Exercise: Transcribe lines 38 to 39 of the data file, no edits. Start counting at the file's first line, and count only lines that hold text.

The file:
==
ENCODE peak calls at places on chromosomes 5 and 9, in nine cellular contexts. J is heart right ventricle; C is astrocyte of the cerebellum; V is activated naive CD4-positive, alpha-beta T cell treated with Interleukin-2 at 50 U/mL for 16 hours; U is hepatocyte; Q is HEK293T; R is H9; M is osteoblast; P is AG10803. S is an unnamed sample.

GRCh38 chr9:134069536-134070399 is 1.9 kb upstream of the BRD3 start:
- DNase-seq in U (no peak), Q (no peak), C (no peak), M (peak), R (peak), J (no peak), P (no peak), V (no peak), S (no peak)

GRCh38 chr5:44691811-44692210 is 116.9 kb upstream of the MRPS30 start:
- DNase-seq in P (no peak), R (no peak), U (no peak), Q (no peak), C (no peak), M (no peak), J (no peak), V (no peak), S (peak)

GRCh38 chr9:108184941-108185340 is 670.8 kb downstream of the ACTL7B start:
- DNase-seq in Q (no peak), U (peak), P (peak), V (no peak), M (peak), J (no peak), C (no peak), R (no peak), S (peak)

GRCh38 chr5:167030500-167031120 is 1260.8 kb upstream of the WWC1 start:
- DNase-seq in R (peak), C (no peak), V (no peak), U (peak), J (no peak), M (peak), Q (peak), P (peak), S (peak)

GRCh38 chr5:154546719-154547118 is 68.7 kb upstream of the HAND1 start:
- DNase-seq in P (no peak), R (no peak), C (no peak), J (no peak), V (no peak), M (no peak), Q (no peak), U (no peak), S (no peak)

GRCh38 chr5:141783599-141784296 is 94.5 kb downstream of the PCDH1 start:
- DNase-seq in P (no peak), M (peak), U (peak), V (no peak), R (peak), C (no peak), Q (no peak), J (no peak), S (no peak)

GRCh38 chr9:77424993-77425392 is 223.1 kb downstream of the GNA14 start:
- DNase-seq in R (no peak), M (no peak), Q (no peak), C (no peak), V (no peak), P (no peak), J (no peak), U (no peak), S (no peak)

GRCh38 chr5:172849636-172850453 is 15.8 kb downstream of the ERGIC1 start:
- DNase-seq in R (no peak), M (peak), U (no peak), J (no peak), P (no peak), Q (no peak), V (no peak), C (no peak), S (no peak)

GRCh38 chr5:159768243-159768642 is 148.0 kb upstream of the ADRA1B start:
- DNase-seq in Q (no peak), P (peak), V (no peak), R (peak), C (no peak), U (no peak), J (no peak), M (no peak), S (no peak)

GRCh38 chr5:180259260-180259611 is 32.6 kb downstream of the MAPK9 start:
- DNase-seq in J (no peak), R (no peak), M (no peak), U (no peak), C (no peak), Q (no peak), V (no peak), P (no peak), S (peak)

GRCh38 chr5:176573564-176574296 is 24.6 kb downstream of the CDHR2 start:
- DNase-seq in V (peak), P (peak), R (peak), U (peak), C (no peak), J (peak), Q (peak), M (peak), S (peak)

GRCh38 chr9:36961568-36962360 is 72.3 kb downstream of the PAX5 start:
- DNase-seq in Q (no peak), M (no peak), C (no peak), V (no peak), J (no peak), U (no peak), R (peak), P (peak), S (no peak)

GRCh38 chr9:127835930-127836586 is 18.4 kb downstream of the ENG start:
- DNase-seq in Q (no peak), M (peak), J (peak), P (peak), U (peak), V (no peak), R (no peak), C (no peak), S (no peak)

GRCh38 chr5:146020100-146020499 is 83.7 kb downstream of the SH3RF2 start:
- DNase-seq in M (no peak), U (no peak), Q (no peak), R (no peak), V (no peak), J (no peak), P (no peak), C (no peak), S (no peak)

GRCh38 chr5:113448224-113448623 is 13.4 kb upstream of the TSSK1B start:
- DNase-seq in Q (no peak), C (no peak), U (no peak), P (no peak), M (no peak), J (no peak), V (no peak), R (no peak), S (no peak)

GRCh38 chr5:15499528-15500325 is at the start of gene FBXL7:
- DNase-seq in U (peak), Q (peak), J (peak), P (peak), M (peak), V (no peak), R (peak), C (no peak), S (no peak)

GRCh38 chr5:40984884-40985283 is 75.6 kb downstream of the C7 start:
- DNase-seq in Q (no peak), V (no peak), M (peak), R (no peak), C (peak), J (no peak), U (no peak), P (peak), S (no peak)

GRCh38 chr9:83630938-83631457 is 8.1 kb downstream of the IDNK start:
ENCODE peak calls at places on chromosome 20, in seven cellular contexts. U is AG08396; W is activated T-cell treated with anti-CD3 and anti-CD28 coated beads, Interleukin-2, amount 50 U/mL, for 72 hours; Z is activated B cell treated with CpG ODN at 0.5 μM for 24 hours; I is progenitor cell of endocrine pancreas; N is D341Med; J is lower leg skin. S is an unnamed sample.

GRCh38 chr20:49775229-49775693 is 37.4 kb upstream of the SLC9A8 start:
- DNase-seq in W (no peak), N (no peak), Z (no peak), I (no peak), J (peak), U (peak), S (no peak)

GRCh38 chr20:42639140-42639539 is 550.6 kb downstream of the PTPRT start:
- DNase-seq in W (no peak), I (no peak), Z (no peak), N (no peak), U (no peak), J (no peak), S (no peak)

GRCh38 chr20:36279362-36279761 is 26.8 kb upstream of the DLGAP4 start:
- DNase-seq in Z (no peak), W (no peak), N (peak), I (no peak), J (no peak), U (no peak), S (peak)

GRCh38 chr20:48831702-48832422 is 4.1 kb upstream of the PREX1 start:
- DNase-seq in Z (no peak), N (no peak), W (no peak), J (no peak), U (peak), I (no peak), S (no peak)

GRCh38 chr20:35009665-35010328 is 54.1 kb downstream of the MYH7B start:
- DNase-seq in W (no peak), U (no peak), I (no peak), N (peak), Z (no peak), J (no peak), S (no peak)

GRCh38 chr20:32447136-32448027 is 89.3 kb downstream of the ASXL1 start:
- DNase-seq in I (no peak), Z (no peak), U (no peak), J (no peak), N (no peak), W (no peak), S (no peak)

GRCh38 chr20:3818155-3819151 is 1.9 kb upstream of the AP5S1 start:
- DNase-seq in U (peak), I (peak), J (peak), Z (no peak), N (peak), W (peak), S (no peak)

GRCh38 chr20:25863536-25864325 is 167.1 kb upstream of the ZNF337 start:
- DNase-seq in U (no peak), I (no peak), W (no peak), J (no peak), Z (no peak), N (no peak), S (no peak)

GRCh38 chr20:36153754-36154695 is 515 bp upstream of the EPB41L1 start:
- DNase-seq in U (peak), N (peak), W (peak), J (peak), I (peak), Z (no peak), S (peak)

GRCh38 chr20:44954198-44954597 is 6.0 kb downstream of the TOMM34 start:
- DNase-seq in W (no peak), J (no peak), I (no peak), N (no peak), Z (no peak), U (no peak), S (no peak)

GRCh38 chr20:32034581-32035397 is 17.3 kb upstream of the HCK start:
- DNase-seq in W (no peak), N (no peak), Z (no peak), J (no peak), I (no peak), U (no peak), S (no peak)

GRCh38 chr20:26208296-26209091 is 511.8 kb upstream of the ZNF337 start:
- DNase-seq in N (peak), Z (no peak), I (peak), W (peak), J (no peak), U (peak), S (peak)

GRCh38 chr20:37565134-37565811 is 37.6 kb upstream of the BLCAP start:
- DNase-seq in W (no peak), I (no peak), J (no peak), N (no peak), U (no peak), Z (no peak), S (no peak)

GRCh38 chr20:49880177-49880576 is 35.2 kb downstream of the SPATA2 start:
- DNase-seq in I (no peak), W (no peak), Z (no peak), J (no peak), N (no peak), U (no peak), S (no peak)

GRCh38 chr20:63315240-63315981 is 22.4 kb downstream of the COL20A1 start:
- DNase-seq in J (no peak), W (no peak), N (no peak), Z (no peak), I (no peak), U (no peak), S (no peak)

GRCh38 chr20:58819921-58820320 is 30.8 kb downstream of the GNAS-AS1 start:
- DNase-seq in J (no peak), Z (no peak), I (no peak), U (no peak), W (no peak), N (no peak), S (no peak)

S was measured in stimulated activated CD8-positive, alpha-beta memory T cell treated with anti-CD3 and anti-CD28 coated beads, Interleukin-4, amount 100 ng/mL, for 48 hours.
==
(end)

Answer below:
GRCh38 chr20:49775229-49775693 is 37.4 kb upstream of the SLC9A8 start:
- DNase-seq in W (no peak), N (no peak), Z (no peak), I (no peak), J (peak), U (peak), S (no peak)